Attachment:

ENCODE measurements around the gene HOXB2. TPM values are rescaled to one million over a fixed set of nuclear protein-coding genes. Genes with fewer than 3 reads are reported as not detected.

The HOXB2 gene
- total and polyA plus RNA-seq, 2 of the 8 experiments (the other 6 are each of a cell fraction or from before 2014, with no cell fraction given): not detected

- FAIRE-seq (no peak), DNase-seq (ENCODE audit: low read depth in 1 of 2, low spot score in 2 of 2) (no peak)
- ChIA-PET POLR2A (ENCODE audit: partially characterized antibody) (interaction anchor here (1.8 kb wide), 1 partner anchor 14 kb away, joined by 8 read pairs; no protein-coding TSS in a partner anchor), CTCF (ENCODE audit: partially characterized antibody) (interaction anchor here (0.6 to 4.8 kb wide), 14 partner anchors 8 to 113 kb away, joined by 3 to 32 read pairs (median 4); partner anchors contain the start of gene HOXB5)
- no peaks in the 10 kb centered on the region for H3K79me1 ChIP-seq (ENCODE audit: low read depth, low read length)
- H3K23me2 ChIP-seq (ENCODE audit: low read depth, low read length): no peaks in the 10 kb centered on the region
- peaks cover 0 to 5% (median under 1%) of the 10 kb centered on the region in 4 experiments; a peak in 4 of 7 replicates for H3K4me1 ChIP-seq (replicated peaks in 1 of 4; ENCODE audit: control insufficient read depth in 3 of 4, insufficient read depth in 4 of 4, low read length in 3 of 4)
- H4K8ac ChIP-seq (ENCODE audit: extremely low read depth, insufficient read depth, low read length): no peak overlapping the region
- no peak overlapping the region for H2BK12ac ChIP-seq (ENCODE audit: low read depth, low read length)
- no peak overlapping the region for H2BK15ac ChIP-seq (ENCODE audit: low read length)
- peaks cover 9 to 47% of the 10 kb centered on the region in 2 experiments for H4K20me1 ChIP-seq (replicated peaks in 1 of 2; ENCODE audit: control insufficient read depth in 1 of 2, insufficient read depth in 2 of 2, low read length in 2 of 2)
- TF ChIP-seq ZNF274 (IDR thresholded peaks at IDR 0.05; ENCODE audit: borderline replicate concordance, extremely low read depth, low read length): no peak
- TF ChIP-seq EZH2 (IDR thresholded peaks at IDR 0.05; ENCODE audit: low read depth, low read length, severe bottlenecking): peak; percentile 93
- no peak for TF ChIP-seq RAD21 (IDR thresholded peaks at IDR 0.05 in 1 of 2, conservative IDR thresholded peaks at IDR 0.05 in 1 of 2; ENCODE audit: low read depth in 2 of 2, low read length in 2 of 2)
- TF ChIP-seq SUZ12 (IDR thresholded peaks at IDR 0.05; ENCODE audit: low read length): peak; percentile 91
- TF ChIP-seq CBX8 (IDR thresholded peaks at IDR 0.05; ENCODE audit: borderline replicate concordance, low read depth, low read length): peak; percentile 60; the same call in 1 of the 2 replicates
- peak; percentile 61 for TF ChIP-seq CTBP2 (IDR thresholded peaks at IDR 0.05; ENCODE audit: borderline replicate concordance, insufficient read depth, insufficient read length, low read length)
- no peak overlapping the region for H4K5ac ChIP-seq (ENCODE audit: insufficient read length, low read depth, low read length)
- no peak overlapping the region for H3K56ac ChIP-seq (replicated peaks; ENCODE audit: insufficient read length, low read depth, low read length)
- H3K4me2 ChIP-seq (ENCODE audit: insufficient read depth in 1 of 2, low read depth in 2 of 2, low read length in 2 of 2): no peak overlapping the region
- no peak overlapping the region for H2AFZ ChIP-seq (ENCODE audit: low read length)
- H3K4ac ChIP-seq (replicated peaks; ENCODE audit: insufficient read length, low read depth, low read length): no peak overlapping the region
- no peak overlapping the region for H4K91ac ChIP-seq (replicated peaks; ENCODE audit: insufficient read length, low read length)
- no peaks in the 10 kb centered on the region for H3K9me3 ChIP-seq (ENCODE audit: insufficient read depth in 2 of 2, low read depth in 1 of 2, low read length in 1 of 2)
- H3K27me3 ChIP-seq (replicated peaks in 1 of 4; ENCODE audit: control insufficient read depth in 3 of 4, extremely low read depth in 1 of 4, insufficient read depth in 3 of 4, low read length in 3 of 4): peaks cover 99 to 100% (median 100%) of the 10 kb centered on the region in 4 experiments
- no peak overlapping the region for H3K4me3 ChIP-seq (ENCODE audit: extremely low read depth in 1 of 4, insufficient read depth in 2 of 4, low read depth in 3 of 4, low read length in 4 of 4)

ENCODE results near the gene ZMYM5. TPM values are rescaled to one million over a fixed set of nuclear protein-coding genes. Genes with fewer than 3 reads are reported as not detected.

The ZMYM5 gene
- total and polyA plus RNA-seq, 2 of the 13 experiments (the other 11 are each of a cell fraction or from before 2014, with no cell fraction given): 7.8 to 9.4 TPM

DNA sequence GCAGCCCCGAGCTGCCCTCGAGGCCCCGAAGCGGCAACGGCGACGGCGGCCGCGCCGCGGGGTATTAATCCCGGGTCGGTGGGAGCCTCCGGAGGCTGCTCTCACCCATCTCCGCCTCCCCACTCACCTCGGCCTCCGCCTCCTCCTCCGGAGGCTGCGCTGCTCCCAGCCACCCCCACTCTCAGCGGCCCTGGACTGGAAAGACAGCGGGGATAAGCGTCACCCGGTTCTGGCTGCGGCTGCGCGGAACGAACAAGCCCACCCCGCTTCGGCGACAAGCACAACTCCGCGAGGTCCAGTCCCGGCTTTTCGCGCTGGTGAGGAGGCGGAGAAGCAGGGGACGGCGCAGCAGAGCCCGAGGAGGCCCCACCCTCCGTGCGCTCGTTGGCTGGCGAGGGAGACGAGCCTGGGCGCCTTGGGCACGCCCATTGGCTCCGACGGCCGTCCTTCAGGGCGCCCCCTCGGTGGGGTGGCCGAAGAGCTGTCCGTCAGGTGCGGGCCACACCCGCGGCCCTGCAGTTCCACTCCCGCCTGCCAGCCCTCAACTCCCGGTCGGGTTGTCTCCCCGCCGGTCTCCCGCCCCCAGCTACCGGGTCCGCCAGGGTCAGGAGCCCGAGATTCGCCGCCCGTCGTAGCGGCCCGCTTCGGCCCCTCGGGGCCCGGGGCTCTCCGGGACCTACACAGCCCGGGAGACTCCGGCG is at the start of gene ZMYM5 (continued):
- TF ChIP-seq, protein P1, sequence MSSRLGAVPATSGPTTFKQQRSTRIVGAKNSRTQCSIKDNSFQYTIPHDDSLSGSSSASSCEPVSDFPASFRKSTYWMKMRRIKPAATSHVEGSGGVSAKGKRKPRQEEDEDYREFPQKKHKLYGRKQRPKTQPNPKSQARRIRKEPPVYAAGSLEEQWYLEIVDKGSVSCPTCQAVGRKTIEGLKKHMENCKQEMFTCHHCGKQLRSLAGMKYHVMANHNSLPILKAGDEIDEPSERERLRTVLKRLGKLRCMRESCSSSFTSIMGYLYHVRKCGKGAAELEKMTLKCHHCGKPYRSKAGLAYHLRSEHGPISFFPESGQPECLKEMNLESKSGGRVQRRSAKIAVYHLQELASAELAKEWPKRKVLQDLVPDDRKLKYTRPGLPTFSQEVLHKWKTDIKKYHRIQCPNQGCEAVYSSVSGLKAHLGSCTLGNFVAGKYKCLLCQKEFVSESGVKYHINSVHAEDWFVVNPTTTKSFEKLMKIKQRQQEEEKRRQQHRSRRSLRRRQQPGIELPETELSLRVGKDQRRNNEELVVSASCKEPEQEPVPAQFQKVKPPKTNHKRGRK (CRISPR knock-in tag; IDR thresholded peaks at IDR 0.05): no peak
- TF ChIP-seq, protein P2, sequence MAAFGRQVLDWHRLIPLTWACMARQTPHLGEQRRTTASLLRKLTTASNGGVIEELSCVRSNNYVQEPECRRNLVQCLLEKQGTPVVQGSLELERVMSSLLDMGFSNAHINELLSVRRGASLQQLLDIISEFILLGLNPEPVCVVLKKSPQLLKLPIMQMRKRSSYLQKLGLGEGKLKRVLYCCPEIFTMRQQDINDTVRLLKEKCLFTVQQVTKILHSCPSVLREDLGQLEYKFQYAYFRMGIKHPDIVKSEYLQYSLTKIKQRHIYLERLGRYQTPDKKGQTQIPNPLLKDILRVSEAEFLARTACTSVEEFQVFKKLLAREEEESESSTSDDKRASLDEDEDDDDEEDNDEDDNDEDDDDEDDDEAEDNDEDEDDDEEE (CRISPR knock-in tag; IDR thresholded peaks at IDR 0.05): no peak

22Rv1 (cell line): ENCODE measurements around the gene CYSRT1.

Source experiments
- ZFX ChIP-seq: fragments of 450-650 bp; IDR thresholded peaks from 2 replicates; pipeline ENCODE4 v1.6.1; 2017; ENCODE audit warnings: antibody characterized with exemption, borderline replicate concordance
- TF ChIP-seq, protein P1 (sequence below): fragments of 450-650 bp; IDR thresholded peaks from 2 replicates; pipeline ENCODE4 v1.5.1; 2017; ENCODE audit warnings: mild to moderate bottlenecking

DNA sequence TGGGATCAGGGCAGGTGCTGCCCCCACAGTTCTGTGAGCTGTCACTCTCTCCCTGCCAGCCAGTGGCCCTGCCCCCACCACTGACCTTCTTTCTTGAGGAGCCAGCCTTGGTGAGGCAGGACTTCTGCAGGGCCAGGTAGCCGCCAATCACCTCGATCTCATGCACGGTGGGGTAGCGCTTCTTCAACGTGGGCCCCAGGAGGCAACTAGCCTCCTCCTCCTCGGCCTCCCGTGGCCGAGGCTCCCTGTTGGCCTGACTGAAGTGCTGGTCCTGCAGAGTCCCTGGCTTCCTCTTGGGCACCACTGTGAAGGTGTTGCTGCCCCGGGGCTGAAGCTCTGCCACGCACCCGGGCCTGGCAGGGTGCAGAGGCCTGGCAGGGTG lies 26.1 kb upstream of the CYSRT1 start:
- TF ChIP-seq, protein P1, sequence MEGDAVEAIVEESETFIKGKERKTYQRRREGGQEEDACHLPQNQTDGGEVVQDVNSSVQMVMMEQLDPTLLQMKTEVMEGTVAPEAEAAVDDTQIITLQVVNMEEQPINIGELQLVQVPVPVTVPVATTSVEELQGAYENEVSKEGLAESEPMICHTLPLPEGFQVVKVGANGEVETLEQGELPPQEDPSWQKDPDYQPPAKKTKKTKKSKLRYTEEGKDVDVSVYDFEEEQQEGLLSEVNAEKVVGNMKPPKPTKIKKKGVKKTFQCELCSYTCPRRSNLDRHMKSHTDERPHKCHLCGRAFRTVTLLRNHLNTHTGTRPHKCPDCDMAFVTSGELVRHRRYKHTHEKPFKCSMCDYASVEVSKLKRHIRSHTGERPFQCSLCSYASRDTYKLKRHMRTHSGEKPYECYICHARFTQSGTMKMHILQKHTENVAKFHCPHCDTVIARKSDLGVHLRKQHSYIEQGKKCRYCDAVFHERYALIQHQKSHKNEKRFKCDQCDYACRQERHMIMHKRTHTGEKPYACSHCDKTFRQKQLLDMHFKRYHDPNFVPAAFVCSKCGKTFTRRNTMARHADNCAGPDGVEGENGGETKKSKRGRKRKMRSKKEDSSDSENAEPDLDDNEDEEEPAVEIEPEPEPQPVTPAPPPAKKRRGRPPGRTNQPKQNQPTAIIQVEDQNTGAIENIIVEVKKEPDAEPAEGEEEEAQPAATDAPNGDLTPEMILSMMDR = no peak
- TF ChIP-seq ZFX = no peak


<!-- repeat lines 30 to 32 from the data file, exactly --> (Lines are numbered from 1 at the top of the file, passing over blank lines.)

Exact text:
- total and polyA plus RNA-seq, 2 of the 13 experiments (the other 11 are each of a cell fraction or from before 2014, with no cell fraction given): 7.8 to 9.4 TPM

DNA sequence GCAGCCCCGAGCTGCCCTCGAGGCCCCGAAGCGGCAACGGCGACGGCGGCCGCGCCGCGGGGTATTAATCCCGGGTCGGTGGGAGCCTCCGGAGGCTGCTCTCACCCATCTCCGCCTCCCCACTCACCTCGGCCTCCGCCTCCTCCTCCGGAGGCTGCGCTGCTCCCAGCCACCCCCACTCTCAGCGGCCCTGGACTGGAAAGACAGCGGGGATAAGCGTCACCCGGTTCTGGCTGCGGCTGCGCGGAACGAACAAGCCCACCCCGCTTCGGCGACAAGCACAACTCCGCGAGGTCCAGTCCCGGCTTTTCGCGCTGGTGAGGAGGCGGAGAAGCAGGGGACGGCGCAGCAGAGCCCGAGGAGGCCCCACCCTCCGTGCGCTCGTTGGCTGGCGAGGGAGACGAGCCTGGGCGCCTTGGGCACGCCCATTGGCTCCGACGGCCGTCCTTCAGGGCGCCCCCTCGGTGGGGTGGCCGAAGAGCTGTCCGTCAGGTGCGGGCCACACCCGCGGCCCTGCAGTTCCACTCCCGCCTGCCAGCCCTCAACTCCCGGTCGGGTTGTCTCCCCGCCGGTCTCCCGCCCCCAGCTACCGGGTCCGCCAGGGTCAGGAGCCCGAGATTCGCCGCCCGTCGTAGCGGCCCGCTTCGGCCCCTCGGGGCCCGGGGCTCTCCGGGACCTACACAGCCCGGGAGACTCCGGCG is at the start of gene ZMYM5 (continued):
- TF ChIP-seq, protein P1, sequence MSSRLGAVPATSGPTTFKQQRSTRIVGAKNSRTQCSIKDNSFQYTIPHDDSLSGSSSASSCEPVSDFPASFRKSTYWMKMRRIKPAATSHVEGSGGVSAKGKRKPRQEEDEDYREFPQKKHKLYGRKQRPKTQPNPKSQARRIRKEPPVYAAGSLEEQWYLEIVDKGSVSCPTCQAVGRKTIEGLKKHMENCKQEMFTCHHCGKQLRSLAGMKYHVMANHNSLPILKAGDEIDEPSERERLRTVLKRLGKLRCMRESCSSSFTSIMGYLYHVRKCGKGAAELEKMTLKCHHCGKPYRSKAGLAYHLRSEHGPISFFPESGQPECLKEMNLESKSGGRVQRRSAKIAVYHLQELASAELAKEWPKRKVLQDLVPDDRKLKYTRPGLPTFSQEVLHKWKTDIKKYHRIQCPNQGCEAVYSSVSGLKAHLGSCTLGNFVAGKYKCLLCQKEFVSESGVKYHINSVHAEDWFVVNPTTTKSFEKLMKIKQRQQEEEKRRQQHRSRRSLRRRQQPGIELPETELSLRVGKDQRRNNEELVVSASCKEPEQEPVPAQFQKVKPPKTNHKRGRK (CRISPR knock-in tag; IDR thresholded peaks at IDR 0.05): no peak